Update March 20, 2018
Gov. Phil Bryant of Mississippi followed the lead of the state’s lawmakers and signed into law on Monday a measure that would ban almost all abortions after 15 weeks of pregnancy. He said by signing the legislation he was “saving the unborn.”
It was quickly hit with a temporary restraining order by a federal judge after the state’s only abortion clinic immediately filed suit.
The bill, labeled the Gestational Age Act, was passed overwhelmingly by both chambers of the Republican-controlled State Legislature this month.
The Mississippi legislature has approved the nation’s most restrictive abortion law, banning abortion after 15 weeks of gestation.
Gov. Phil Bryant has signaled that he will sign the bill. “As I have repeatedly said, I want Mississippi to be the safest place in America for an unborn child,” he wrote on Twitter. “House Bill 1510 will help us achieve that goal.”
The bill changes the state’s current law prohibiting abortion after 20 weeks of pregnancy to 15 weeks. It includes exceptions if the woman’s life or a “major bodily function” is threatened or if the preborn child has a health problem that would mean it likely wouldn’t survive outside the womb. It doesn’t include exemptions in cases of rape or incest, according to the AP.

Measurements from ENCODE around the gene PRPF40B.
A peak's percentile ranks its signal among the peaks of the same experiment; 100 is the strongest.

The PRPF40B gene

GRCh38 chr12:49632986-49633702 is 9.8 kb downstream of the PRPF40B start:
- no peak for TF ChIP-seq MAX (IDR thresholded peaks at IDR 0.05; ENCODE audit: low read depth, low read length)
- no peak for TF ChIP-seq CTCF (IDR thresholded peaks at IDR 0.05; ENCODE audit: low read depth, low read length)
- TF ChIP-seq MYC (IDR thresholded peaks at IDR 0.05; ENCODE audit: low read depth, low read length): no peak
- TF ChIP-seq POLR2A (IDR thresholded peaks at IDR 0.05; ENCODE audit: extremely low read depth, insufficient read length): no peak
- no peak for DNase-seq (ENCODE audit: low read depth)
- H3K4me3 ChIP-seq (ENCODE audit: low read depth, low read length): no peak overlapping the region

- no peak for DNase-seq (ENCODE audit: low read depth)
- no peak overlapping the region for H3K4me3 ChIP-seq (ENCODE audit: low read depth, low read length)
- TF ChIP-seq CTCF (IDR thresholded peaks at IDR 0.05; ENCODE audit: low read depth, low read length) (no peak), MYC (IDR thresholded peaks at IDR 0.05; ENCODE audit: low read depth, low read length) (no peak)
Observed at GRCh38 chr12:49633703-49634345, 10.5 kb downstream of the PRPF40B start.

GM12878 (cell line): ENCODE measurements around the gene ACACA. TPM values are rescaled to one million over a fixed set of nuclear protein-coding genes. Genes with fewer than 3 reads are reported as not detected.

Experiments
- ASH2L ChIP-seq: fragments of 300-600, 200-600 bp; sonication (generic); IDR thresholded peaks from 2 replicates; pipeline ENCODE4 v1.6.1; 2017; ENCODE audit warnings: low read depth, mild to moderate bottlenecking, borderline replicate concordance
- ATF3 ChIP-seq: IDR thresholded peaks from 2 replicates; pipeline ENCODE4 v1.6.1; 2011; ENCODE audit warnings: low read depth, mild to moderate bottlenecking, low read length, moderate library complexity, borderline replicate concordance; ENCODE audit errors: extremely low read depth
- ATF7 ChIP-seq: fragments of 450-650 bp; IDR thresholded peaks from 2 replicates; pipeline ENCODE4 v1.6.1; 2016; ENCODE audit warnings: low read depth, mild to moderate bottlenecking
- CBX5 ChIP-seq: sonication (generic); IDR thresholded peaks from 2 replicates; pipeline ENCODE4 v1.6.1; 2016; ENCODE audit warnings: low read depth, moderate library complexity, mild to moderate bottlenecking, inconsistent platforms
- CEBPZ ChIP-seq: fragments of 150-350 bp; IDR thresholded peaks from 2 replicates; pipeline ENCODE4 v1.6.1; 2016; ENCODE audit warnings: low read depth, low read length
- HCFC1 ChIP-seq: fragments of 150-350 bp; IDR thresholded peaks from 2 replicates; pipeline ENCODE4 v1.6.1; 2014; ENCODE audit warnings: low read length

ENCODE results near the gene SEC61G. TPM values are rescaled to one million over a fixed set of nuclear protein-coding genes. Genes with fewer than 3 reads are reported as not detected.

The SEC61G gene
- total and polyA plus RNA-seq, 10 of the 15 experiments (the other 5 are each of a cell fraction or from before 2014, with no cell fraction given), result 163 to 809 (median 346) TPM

The Mississippi Center for Public Policy helped craft the bill and praised lawmakers for passing it.
Acting President Jameson Taylor said the bill protects maternal health and “further(s) the state’s interest in protecting unborn human life.” He added that the Center is “thrilled” for having played a role.
Pro-Life Mississippi said fetuses in the womb “deserve the right to life, which is supported by this bill.”
The group said in a statement that it appreciates legislators’ efforts to pass anti-abortion bills “that are grounded in science and protect human life.”
There will be challenges to the law going into effect.
Jim Hood says he expects “an immediate and expensive legal challenge” to the bill. The Democratic attorney general notes that measures in other states banning abortions have been struck down.
The most recent cases before the U.S. Supreme Court came from North Dakota where lawmakers passed the “fetal heartbeat” law. The measure banned abortions as soon as a heartbeat is detected in the fetus—as early as six weeks into pregnancy. Arkansas lawmakers passed similar legislation that banned abortions at 12 weeks. In both cases the High Court refused to review lower court rulings that overturned the laws.
Mississippi’s only abortion clinic, Jackson Women’s Health Organization, has already threatened to sue.
Clinic owner Diane Derzis told the Clarion Ledger that the bill means the clinic will have to refer people out of state and “we will be planning to sue.”